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outh Alabama’s men’s and women’s track and field teams traveled to Birmingham, Alabama to compete in the Samford Invitational. The Samford Invitational marked the third track invitational for the Jags and coach Paul Brueske wanted to see improvement from his team. “We’re looking for some improved performances all around this week,” said head track and field coach Paul Brueske. “Our goal is always continued improvement from week to week in every event, and I think we’ve done a good job of that so far this season. We want to see some people continue to move up higher in the conference rankings, so we’re going to keep plugging away and hopefully set some new personal best.” The Samford Invitational was a two day event and it began with the men’s weight throw followed immediately by the women’s weight throw. The women’s pentathlon and the first four events of the men’s heptathlon – the 60-meter dash, long jump, shot put and high jump.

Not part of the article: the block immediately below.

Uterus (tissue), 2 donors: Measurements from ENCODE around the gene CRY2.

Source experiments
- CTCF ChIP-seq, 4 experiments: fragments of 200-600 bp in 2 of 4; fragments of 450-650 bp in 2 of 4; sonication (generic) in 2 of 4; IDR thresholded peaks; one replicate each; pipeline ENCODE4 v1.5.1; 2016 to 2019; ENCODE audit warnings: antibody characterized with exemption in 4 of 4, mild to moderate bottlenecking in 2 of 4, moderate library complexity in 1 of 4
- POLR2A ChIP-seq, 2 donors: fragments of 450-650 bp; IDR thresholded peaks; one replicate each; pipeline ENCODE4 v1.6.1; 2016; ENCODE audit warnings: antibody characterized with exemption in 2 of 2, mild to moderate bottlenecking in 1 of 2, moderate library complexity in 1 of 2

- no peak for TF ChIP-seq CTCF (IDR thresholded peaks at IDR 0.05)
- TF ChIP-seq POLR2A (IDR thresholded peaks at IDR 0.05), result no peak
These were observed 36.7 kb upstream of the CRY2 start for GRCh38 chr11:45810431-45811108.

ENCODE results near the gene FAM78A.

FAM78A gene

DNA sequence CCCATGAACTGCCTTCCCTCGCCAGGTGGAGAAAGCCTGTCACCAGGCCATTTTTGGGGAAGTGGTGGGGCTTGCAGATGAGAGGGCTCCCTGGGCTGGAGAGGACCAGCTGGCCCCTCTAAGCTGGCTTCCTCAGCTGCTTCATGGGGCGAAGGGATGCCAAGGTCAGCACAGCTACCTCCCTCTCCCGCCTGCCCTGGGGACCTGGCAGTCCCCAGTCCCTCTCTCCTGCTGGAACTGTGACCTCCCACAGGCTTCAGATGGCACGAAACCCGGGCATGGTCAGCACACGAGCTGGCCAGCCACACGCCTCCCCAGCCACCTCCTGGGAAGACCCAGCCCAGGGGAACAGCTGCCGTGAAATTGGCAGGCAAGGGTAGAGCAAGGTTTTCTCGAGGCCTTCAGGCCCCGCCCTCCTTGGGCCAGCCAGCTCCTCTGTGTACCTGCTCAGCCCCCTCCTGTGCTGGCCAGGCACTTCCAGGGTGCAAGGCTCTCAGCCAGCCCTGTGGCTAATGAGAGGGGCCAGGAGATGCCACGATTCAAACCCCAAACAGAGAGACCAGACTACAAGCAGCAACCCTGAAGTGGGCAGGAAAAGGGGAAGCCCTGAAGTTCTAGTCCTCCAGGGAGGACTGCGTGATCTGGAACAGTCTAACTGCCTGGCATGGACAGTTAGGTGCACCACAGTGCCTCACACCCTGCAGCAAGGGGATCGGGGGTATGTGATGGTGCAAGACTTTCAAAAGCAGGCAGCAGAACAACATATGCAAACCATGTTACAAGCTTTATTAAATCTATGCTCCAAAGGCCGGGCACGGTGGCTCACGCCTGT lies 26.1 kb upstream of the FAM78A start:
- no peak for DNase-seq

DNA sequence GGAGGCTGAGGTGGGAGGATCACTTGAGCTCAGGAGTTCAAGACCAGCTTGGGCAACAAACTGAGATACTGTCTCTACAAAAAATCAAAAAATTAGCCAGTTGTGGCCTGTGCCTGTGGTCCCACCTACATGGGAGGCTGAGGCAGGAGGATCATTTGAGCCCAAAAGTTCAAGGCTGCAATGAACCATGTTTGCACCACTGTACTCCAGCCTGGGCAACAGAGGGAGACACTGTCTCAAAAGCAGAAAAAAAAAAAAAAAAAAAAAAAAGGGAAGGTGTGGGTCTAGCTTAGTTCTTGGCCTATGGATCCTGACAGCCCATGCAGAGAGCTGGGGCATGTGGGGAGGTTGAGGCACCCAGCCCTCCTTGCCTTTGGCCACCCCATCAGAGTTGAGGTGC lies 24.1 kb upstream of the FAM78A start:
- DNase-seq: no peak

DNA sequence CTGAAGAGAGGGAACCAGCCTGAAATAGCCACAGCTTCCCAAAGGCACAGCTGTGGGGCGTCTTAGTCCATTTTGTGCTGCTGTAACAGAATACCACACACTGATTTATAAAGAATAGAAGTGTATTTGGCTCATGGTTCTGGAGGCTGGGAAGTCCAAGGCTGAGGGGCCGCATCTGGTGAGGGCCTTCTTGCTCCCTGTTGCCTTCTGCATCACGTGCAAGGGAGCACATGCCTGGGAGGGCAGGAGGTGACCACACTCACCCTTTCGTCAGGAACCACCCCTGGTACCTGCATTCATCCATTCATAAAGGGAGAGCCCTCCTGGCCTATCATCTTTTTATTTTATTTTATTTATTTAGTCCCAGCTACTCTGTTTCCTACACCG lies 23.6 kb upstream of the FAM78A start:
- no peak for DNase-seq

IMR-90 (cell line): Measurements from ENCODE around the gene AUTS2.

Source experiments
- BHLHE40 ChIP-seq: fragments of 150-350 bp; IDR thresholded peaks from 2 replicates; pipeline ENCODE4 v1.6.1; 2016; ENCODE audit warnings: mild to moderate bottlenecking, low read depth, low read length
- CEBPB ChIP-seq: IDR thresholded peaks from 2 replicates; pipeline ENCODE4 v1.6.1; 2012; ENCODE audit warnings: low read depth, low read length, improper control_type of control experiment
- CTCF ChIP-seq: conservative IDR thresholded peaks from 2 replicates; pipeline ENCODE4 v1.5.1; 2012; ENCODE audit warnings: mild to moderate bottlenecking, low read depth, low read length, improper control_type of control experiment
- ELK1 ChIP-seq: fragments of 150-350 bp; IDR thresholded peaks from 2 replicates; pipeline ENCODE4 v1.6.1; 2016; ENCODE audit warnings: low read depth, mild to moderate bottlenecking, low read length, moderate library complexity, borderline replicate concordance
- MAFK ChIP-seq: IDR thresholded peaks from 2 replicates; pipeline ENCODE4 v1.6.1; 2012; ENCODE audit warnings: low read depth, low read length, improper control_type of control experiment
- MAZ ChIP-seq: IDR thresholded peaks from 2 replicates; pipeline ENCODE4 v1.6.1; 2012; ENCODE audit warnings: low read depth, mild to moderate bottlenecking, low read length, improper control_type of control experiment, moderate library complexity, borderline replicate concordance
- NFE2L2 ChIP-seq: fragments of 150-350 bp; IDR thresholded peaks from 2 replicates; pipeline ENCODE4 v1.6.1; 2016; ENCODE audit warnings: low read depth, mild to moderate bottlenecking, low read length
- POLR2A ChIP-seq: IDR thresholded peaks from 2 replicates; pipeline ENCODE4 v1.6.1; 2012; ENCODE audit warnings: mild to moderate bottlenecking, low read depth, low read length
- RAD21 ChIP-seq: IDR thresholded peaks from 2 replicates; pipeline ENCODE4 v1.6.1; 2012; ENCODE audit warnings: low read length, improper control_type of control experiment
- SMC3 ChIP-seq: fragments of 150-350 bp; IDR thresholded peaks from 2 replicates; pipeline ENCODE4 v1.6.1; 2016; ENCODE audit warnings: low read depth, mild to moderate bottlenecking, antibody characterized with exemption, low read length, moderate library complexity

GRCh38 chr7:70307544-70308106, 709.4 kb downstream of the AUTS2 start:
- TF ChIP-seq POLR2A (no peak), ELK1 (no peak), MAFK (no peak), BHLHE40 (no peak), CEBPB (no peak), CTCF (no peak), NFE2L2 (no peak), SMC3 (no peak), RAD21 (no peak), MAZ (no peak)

Senior Bobbie Williamson and Sophomore Morgan Jones placed 19 and 23 and women’s weight throw. Williamson threw 16.63m and Jones threw 14.07m. Leader of the men’s track and field, senior Adam Patterson, placed fourth in the men’s shot put throwing a personal best 16.83m. Three spots behind was fellow Jag teammate, Jeff Long who threw a personal best 16.24m Adam Patterson eclipse the Jaguar record of 15.75m that had stood since 1974 at the Arkansas Invitational and he is still improving each week. In the men’s 60 m hurdles senior, Tyler Agee placed third in the preliminaries with a time of 8 seconds. In the finals Tyler Agee placed third again, but with a time of 8.35. Freshman Lamia Miller placed 19th in the women’s shot put. Overall the Invitational was a success with three personal records in shot put, 5K run and the triple jump. Miller believes that each invitational is a stepping stone. “It’s not hard actually competing with upperclassmen,” Miller said. “I look at is a blessing because I can learn from